Fort benning protest thanksgiving 2004
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Ft. Benning Fields Protest Rally
Provided By: The Associated Press
Last Modified: 11/19/2004 10:35:46 AM
COLUMBUS, Ga. (AP) -- While up to 10,000 protesters rally against a Fort Benning school for Latin American soldiers this weekend, a similar number of hometown folks and American GIs will gather elsewhere in the city for a day of food, games and music, including a concert by patriotic country crooner Lee Greenwood.
Organizers of the God Bless Fort Benning Celebration, which will be held Saturday at the Columbus Civic Center, say their event is not a counter demonstration, but rather a show of community support for the sacrifices of the Fort Benning soldiers and their families, especially while the nation is at war.
A group known as School of Americas Watch demonstrates outside the main gate to Fort Benning each November to call for the closing of the School of Americas, now known as the Western Hemisphere Institute for Security Cooperation, that trains soldiers, police officers and government officials from Latin America.
SOA Watch claims the school's graduates were involved in human rights abuses in the 1980s and even now enforce a U.S. foreign policy that exploits the people and resources of Latin America.
But Miriam Tidwell, an organizer of the God Bless Fort Benning Celebration, said the institute is the equivalent of a neighborhood watch for Latin America that plants "little seeds of democracy" which prevent minor problems from becoming major problems.
Her husband, Jack Tidwell, is a retired Army lieutenant colonel. As a cancer oncologist, he runs the Tidwell Cancer Treatment Center in Columbus.
"He sees this whole thing like cancer," she said. "If you find cancer early, you can cure the patient. WHINSEC is ... like radiation. It kills the cancer by radiating these (democratic) ideas."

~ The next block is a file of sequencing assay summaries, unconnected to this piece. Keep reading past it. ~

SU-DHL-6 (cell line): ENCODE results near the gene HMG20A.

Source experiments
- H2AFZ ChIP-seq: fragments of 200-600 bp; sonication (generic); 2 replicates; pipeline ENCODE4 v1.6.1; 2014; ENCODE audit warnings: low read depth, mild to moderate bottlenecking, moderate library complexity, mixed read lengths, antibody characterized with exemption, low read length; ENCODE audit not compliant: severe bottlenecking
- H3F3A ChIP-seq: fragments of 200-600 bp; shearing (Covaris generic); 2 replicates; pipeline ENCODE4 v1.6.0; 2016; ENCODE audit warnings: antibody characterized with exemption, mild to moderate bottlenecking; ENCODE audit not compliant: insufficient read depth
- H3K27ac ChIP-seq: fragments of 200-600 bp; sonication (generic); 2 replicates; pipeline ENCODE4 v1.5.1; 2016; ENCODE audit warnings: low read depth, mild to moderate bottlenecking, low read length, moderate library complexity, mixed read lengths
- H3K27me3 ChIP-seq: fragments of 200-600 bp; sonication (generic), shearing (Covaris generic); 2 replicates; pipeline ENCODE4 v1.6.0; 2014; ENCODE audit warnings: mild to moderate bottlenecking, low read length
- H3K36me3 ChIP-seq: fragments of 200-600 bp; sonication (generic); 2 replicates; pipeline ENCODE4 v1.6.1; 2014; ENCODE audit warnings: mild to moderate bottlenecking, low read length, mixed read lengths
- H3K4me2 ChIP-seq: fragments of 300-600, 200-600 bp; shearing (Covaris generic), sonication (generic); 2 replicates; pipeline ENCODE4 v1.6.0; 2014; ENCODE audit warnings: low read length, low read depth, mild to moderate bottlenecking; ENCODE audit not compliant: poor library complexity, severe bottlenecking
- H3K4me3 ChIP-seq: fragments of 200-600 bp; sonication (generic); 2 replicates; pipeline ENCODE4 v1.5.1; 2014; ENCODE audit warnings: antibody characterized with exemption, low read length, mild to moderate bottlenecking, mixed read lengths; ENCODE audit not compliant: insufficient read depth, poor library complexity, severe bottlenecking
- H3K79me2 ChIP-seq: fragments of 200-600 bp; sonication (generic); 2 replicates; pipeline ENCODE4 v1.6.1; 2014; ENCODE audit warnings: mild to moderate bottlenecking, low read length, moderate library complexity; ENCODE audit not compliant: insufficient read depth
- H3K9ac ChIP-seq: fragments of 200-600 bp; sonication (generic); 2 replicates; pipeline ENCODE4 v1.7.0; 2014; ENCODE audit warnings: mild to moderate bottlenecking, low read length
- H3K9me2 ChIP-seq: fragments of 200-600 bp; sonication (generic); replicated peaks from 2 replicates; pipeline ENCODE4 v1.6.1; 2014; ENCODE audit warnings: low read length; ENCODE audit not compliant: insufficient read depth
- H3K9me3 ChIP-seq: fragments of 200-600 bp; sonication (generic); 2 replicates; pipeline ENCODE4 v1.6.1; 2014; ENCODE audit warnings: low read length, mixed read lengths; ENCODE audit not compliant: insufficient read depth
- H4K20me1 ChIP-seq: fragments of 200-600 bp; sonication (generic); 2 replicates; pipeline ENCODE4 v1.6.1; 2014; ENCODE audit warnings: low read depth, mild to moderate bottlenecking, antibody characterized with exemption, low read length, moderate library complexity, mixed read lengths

She and her husband got the idea for the celebrations after one of the protesters called a soldier a "baby killer" in front of his wife and children in a restaurant.
"My husband burst out crying on the spot," she said.
Their event has grown from a small two-hour informational gathering in 2002 to a daylong festival that is expected to attract thousands.
"This town loves its military," Tidwell said. "This is just showing Columbus and the military that we care.
"If they have 10,000, then we have 10,001," she said.
Besides Greenwood, a Grammy-award winner who wrote and sang the hit song, "God Bless the USA," the festival will include a basketball clinic by the Harlem Globetrotters and a basketball game featuring the Columbus Riverdragons and the Huntsville Flight of the National Basketball Development League.
SOA Watch hosts the protests each November to mark the Nov. 16, 1989, slayings of six Jesuit priests, their housekeeper and her teenage daughter in El Salvador. A congressional task force found that some of the soldiers responsible for the massacre had been trained at the School of Americas, which moved to Fort Benning from Panama in 1984.
Although the protesters won a court victory last month when an appeals court banned police from using metal detectors to screen demonstrators, they will now face temporary 8-foot-high fences erected by the city along their parade route.
SOA Watch will host some preliminary events Saturday, followed on Sunday by its demonstration.
Twenty-seven protesters were arrested last year, mostly for slipping through a fence and trespassing on Fort Benning property.
They may find it harder to trespass this year. The Army has erected a second fence topped by coils of barbed wire, running parallel to the outer fence.
(Copyright 2004 by The Associated Press. All Rights Reserved.)